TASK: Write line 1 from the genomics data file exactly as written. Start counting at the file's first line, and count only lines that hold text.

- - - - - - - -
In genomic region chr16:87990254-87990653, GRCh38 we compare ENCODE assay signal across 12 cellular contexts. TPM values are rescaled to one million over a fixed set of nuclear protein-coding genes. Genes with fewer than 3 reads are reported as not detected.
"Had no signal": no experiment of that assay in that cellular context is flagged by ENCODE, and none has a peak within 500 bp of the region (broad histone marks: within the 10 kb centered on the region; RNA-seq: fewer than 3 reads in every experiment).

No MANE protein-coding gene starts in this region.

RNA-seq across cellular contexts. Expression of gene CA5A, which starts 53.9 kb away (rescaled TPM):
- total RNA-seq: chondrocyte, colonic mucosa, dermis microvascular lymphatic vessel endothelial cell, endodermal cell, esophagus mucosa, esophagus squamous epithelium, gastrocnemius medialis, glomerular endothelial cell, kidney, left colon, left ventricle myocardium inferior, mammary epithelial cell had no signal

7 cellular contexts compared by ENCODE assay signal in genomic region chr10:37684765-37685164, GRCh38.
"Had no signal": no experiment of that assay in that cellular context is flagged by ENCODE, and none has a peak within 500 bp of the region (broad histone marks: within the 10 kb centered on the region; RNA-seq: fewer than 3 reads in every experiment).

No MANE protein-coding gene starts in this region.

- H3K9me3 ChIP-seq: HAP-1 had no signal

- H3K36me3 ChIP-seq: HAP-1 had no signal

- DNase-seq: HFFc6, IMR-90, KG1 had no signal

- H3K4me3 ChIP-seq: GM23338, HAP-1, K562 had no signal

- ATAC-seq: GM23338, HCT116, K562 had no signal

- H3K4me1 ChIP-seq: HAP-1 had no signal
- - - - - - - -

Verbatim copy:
In genomic region chr16:87990254-87990653, GRCh38 we compare ENCODE assay signal across 12 cellular contexts. TPM values are rescaled to one million over a fixed set of nuclear protein-coding genes. Genes with fewer than 3 reads are reported as not detected.